Quercus Publishing
FORMAT: Paperback
ISBN: 9781786481931
RRP: £13.99
PAGES: 368
PUBLICATION DATE: March 23, 2017



By (author) Polly Clark

‘Mysterious, wondrous, captivating’ Louis de Bernieres ‘We need the courage to choose ourselves’ W. H. AudenIt’s early summer when a young poet, Dora Fielding, moves to Helensburgh on the west coast of Scotland and her hopes are first challenged. Newly married, pregnant, she’s excited by the prospect of a life that combines family and creativity. She thinks she knows what being a person, a wife, a mother, means. She is soon shown that she is wrong. As the battle begins for her very sense of self, Dora comes to find the realities of small town life suffocating, and, eventually, terrifying; until she finds a way to escape reality altogether.Another poet, she discovers, lived in Helensburgh once. Wystan H. Auden, brilliant and awkward at 24, with his first book of poetry published, should be embarking on success and society in London. Instead, in 1930, fleeing a broken engagement, he takes a teaching post at Larchfield School for boys where he is mocked for his Englishness and suspected – rightly – of homosexuality. Yet in this repressed limbo Wystan will fall in love for the first time, even as he fights his deepest fears.The need for human connection compels these two vulnerable outsiders to find each other and make a reality of their own that will save them both. Echoing the depths of Possession, the elegance of The Stranger’s Child and the ingenuity of Longbourn, Larchfield is a beautiful and haunting novel about heroism – the unusual bravery that allows unusual people to go on living; to transcend banality and suffering with the power of their imagination.

Reviews of Larchfield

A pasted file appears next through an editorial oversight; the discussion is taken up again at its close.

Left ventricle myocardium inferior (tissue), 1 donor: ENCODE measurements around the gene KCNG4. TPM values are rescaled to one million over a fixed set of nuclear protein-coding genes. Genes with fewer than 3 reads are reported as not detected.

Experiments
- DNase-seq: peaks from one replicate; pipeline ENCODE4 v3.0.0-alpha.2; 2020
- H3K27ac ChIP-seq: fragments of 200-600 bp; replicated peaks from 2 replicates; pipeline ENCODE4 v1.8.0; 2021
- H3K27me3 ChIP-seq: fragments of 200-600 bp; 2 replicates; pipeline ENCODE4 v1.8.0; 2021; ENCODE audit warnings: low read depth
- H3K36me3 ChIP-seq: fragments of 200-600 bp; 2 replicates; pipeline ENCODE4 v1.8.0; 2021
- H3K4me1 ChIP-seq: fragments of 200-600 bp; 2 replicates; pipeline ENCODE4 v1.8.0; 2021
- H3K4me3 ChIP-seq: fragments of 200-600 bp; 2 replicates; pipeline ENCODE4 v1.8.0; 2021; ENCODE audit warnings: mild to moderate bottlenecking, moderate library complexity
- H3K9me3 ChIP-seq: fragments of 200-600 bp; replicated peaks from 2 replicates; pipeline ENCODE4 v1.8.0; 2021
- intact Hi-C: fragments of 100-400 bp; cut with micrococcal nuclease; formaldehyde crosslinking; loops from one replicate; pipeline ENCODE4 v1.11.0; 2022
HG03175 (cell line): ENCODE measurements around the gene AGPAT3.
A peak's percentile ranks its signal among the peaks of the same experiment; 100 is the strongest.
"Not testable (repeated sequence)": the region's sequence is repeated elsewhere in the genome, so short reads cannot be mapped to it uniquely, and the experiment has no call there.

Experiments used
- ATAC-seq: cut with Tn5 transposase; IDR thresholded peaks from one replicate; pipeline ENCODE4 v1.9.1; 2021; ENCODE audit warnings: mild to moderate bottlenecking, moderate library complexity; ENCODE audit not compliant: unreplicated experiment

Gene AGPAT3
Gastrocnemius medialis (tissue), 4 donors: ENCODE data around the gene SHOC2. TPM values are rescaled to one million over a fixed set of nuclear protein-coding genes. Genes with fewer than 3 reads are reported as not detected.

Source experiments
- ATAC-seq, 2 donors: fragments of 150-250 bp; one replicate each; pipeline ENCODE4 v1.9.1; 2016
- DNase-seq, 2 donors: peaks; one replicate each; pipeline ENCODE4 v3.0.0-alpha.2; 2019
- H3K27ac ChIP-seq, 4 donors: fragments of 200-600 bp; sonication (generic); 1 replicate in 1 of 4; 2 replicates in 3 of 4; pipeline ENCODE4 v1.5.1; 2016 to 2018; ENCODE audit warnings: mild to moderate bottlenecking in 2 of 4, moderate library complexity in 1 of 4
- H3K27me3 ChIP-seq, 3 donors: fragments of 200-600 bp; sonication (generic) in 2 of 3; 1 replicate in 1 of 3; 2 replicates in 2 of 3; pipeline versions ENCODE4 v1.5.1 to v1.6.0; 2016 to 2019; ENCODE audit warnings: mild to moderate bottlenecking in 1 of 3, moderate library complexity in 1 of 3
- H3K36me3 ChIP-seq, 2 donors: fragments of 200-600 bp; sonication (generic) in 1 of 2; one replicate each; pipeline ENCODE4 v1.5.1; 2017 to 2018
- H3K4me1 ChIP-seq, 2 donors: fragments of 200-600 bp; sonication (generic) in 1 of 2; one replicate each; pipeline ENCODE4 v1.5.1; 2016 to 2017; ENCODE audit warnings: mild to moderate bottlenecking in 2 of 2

For anyone who knows what it feels like to move to a new place and feel lonely, or feel like an outsider, this book will speak to you — Rachel Revesz * Independent * What a wonderfully satisfying and gratifying book it is: vivid, moving, sympathetic, beautifully shaped, convincingly inventive, and tactful in its approach to painful depths. I enjoyed it enormously. * Edward Mendelson * Congratulations on Larchfield! Helpful imaginary Auden, beset wife, evil upstairsers: gripping turf wars of the mind! * Margaret Atwood * A magnificent book – haunting and beautifully written — Alexander McCall Smith * Good Housekeeping * A book one doesn't want to put down * Daily Mail * That Polly Clark is a poet is never in doubt throughout this imaginative novel, written with poetic force . . . This is a beautifully constructed novel with a wealth of detail and characterisation. Moving and wonderful. * Daily Express * One of those wonderfully rare novels that catches hold of you and reels you effortlessly in from the moment you begin turning its pages . . . A novel about loneliness and finding the strength to be yourself, as well as the power of imagination. In succumbing to this compulsive book, I found myself reminded of that power . . . Its lyricism and imaginative prowess bring to life the inner lives of two poets separated by time — Edwina Boyd-Gibbins * Stylist * This quietly beautiful and hugely atmospheric novel is as rich as it is compelling * Heat * An impeccably told story of isolation and creativity, it's as involving as a thriller. — Hepzibah Anderson * Mail on Sunday * Clark has a wonderful eye for detail and a light comic touch . . . A funny, poised, and affecting meditation on the healing power of poetry — Daisy Dunn * The Times * A mesmerising time-slip tale . . . a beautiful, poetic story — Nina Pottell * Prima * A beautifully written debut about outsiders, creativity and motherhood — Sarra Manning * Red * Stunning . . . I was lost in this moving and gripping study of isolation — Fanny Blake * Woman and Home * Bringing a long dead poet to brilliant life . . . It makes for a powerful and moving read . . . Clark hits emotional beats with her characters that often take the reader by surprise with their sheer power . . . Moving, powerful and immensely readable, Larchfield is a book of isolation, growth, love and friendship. Hugely recommended and fantastically written; author Polly Clark is a huge talent and one I'll be keen to watch out for in the future — Luke Marlowe * Bookbag * A haunting read, this novel charts the bravery that allows unusual people to transcend banality and suffering with the power of their imagination * Good Housekeeping * Larchfield is a beautiful debut about a woman's struggle with isolation and sanity woven with the story of poet W. H. Auden, which signals Polly Clark as an author to watch * i Paper * Striking . . . Clark, a TS Eliot Prize-Shortlisted poet, writes beautifully * Bookseller * A beautiful debut novel about a woman's struggle with isolation and sanity woven into the story of the poet W. H. Auden. It's about bravery, loneliness and survival and was inspired by the author's own plight when she moved to Helensburgh in Scotland and found a connection with Auden that was to change her life * Foyles * I was absorbed by this rich and atmospheric novel with its brooding sense of isolation, its poetic language and its portrait of a mental breakdown * Fanny Blake * So wise, tender, and immaculately written. It's full of such delicate poetry yet I devoured it like a thriller. A beautiful, life-affirming read. * Emylia Hall * An atmospheric, haunting time-slip novel about a new mother struggling to survive in a claustrophobic town where poet WH Auden lived — Charlotte Heathcote * Sunday Times, S Magazine * A meeting of minds across time, between a modern-day woman poet and a young WH Auden, illustrates the redemptive power of the poetic imagination * The Lady * This lyrical novel about the poet WH Auden and a young mother is captivating * Heat * The one to watch, according to * Sunday Times, Sun, Red, Heat, The Lady, Scotsman, Foyles * A fine novel of rich mysteries. What an original way to explore the assembling or collapse of identity; the reader has a powerful sense of a kind of vortex into which the two main characters are drawn – with a masterly stroke of unexpected impossibility standing in for a moment of mental collapse. I was riveted. * John Fuller * Brava brava! Most satisfying thing I've read this year. Beautiful. * Brian Chikwava * A deft and moving portrayal of isolation * Juliet Mushens * The sense of danger hanging over the characters kept me reading until past midnight * Marina Lewycka * Wonderful characters and set pieces * Di Speirs * A story beautifully and passionately rendered * Margie Orford * Larchfield is beautifully eloquent about that quotidian kind of courage that so often goes overlooked: that fortitude that allows us to engage compassion through our loneliness, and to construct a future in which our truest selves might fit. * Jim Shepard * Magical and transcendent . . . I suspect that few debuts in 2017 will match the elegance of Larchfield. This is a beautiful novel: passionate, lyrical and surprising. I will remember Larchfield for a long time. — John Boyne * Irish Times * This is a mysterious, wondrous, captivating book * Louis de Bernieres * Larchfield is that rarest of rare first novels – a book that actually achieves its great ambition. I found it so immensely readable; it's brainy, verbally acute and knowing, with an ingenious literary historical premise that it impressively (and artfully) carries off right in front of your eyes. It's work of considerable talent * Richard Ford *